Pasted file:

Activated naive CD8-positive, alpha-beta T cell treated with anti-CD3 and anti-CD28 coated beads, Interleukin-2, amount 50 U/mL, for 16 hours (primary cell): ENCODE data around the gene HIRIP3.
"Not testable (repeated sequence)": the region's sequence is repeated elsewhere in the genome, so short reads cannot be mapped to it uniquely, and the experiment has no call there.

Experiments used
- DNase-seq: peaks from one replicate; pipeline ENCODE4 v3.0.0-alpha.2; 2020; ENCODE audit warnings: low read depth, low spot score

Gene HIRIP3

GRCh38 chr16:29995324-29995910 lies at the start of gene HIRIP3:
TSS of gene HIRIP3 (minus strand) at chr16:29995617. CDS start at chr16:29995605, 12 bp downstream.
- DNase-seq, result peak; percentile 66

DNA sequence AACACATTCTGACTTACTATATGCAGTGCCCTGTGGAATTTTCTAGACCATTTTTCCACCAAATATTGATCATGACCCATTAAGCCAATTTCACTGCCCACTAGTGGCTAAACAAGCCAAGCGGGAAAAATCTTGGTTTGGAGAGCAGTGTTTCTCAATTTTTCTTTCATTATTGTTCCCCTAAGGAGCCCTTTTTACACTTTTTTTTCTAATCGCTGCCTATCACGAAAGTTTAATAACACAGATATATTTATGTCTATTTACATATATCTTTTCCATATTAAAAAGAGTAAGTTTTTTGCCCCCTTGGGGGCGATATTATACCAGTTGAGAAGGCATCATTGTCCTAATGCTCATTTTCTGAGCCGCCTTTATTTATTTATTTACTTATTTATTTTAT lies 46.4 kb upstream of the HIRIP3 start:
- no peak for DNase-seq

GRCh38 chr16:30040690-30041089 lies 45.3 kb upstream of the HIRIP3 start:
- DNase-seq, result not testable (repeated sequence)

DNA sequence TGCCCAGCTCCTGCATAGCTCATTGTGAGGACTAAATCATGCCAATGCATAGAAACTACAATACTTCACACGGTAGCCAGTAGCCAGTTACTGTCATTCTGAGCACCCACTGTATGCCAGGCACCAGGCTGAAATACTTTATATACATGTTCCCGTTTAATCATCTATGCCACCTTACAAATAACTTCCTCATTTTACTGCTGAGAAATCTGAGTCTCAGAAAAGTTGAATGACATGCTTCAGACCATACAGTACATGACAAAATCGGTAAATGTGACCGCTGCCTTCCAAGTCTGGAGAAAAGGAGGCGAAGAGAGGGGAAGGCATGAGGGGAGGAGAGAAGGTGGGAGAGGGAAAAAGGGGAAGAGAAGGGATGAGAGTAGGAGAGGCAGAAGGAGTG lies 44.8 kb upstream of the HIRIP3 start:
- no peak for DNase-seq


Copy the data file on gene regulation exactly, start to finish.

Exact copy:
Activated naive CD8-positive, alpha-beta T cell treated with anti-CD3 and anti-CD28 coated beads, Interleukin-2, amount 50 U/mL, for 16 hours (primary cell): ENCODE data around the gene HIRIP3.
"Not testable (repeated sequence)": the region's sequence is repeated elsewhere in the genome, so short reads cannot be mapped to it uniquely, and the experiment has no call there.

Experiments used
- DNase-seq: peaks from one replicate; pipeline ENCODE4 v3.0.0-alpha.2; 2020; ENCODE audit warnings: low read depth, low spot score

Gene HIRIP3

GRCh38 chr16:29995324-29995910 lies at the start of gene HIRIP3:
TSS of gene HIRIP3 (minus strand) at chr16:29995617. CDS start at chr16:29995605, 12 bp downstream.
- DNase-seq, result peak; percentile 66

DNA sequence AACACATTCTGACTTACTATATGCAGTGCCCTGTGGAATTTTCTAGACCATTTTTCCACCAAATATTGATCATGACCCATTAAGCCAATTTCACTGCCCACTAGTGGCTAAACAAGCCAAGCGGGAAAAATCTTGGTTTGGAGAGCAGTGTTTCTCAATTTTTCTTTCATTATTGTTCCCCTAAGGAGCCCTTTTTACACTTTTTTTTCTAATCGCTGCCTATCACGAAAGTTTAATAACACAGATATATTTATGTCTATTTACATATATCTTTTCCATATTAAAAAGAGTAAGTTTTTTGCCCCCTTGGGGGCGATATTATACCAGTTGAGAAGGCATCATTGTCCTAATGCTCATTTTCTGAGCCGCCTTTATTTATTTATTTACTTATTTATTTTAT lies 46.4 kb upstream of the HIRIP3 start:
- no peak for DNase-seq

GRCh38 chr16:30040690-30041089 lies 45.3 kb upstream of the HIRIP3 start:
- DNase-seq, result not testable (repeated sequence)

DNA sequence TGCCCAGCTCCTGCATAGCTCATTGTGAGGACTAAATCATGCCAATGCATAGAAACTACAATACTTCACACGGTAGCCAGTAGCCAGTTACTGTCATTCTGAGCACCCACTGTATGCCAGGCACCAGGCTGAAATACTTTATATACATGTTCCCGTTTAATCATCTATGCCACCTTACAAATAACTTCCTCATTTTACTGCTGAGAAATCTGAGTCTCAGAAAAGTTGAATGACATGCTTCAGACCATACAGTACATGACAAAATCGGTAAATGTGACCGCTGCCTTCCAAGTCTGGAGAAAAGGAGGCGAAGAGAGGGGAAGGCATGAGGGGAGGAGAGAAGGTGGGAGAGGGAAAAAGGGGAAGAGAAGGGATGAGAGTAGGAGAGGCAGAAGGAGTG lies 44.8 kb upstream of the HIRIP3 start:
- no peak for DNase-seq